Thomas Bullock’s journal-keeping serves up some interesting slices of life on the Utah frontier. This begins an irregular series of excerpts from his writing during the 1850s.
Thomas Bullock, LDS Church Historian’s Office chief clerk in 1856 reported this during the month of June:
GAS [George A. Smith - Church Historian] & TB [Bullock] went to the dry kanyon where there was living bro Lovering by the
mouth<head> of a deep pit <about 150 feet deep> with a spring of water, then retraced our steps to Whites settlement about 10 miles, then to Butterfields settlement about 8 miles where there are 18 families. held a meeting in the school house in the evening and Elder W. Woodruff at this place where they have a great no of sheep & cattle but little water . . . .
Pres. Y[Brigham Young] K[Heber C. Kimball] & G[Jedediah M. Grant] stay[ed] with Col Tho S. Smith [-] the ward & adjoining wards met in & round the Schoolhouse between 8 & 9 am[.] Pres. preached 2 1/2 hours with great freedom <& he said afterwards if it was not the best it was one of the best he ever preached> on the subject of prayer, building a city wall, & the primary objects of a man’s life, shewing he must devote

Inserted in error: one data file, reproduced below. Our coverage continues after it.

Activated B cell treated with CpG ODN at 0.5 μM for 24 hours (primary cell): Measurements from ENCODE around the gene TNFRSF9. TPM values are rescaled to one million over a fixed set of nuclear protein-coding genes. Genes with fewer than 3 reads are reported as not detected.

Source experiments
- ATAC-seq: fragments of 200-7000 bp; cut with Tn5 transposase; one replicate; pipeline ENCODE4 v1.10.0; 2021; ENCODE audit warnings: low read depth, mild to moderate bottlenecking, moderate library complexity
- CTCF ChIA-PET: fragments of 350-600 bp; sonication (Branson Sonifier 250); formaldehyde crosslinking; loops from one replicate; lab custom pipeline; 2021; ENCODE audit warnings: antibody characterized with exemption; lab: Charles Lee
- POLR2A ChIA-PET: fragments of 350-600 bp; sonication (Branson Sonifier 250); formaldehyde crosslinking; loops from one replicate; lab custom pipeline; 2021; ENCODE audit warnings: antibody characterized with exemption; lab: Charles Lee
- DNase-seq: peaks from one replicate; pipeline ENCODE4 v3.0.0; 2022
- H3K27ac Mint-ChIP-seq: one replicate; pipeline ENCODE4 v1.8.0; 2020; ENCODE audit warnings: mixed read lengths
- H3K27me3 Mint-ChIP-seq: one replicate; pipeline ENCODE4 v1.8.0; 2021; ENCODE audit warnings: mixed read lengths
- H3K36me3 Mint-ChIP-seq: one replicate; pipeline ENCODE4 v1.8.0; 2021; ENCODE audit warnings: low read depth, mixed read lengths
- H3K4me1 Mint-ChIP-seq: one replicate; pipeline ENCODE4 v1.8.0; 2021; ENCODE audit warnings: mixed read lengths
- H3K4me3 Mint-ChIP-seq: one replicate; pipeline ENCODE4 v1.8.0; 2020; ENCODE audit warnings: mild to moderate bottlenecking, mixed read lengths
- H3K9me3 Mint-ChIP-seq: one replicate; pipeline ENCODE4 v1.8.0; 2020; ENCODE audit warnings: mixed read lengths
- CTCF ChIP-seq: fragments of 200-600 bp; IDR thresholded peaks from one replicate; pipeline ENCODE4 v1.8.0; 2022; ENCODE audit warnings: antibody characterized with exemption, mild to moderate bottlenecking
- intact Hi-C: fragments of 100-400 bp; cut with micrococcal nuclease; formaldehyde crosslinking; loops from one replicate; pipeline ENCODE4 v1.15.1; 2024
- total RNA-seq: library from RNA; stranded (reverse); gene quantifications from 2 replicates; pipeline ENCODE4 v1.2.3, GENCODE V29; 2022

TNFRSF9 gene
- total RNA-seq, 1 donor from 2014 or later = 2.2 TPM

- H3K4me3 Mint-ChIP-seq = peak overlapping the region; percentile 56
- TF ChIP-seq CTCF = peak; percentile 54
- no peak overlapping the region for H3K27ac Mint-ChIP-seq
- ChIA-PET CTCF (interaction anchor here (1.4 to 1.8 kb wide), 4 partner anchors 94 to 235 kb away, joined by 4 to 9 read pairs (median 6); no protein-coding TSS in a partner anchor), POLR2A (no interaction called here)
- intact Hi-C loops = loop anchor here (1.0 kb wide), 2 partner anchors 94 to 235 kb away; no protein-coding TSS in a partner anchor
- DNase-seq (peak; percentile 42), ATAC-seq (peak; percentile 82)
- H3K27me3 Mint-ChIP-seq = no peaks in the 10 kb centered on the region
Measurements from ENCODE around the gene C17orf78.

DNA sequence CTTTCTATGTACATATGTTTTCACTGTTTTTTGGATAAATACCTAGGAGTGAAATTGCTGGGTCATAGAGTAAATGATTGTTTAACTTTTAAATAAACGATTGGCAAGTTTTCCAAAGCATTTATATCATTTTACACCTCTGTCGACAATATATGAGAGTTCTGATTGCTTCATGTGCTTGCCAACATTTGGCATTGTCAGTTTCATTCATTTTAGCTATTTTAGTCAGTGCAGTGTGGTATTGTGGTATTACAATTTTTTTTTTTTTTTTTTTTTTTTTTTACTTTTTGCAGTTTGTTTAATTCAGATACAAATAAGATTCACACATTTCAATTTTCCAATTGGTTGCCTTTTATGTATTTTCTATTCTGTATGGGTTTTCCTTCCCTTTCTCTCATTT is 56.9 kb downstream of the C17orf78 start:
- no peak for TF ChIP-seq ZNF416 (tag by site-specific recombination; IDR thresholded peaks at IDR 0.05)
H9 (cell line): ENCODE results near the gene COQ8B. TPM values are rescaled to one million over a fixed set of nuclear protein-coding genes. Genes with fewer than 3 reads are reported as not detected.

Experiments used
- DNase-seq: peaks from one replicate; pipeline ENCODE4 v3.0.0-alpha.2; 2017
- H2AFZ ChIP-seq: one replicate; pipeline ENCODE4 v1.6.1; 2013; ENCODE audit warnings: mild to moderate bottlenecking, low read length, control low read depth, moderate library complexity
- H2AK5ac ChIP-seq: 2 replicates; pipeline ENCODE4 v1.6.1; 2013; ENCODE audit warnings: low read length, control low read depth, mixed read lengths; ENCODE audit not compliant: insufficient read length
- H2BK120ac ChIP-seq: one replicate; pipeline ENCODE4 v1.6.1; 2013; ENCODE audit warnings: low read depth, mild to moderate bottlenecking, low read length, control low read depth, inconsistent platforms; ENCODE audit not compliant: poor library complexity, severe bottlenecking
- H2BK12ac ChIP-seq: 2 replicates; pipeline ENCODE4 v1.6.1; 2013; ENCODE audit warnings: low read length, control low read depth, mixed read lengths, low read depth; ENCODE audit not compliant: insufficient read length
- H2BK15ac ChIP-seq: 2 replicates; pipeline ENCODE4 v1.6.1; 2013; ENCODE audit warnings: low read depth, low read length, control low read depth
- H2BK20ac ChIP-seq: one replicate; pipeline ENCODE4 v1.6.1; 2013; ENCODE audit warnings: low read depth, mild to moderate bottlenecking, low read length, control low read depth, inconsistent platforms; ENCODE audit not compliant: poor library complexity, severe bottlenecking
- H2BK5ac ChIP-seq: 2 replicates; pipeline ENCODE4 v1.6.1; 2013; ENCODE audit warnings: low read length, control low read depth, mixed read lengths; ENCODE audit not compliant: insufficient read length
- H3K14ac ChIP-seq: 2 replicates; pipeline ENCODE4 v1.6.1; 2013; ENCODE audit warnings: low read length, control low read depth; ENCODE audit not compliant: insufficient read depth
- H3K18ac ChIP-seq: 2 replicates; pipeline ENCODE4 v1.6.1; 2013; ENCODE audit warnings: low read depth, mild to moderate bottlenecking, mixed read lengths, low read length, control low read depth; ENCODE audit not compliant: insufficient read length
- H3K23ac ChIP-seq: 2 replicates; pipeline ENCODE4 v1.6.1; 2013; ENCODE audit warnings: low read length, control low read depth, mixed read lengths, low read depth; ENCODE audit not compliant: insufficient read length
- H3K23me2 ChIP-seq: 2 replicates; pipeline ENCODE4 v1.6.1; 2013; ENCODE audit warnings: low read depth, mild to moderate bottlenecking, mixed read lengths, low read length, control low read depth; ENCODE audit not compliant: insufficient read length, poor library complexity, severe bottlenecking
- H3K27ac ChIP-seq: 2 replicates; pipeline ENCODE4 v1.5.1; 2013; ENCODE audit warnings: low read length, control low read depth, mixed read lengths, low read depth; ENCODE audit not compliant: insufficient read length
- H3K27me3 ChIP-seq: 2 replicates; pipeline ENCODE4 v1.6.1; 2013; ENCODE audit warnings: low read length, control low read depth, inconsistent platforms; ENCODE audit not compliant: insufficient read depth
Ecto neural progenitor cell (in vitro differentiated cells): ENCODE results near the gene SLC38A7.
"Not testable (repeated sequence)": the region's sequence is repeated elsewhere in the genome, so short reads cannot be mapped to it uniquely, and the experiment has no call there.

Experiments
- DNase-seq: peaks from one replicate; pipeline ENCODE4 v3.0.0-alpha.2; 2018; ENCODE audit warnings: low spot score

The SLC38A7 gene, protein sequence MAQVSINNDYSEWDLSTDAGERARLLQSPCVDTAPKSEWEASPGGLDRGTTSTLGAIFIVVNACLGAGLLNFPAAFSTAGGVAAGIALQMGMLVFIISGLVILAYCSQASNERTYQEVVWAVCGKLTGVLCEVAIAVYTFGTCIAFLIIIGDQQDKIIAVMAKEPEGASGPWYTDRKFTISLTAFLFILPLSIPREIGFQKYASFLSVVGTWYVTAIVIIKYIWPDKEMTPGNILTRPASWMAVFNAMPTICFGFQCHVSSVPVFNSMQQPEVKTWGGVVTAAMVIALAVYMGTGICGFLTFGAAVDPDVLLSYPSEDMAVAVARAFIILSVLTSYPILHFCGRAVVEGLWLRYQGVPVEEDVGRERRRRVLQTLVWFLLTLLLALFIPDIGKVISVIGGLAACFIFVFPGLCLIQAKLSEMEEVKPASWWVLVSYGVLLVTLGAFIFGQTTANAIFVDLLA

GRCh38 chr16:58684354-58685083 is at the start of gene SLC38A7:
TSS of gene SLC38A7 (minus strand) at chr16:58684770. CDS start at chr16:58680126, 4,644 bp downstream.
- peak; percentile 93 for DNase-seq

toall to the building up of the King[dom] of God & on family government — on dividing — 30 persons minds when in accord if even 10 [not] & they is not united they will not obtain & gave the usual advice about walling in cities . . . .
The following day (Sunday) Bullock observed
at 4 pm Presidency[t] & his Council met in the upper room to pray & conversation on Strang – Wm Smith – Little Joseph – &c . . . . telling the Inroads that Emma had made
These were recurring topics of discussion among the Presidency and each was associated with obvious reasons of concern or at least important boundary maintenance. In terms of the second excerpt, Strang represented the alternative to the Twelve: a charismatic leader rather than one who led essentially by virtue of office — a pattern Joseph Smith wanted to establish, but never explicitly articulated in terms of succession. William Smith was more of a sad issue for them. A fellow apostle of the three originals in Utah, his peripatetic career was troubling to everyone it seemed. The Little Joseph trope was often a subtext to Church leadership discussion in Utah. Everyone knew of the Smith family’s position in the restoration, occupying several important sometimes seemingly custom-made-for-them offices. Moreover, there were revelations that might be interpreted to the effect that the Smith family should inherit Church leadership. The hope for a descendant of JS to come on board and perhaps take the reins was real and the elevation and eventual succession of Joseph F. Smith was important to some old-timers. The remarks about Emma were standard fare, placing her in the role of a disloyal, selfish, even a subversive blood-on-her-hands dissident, not for the last time.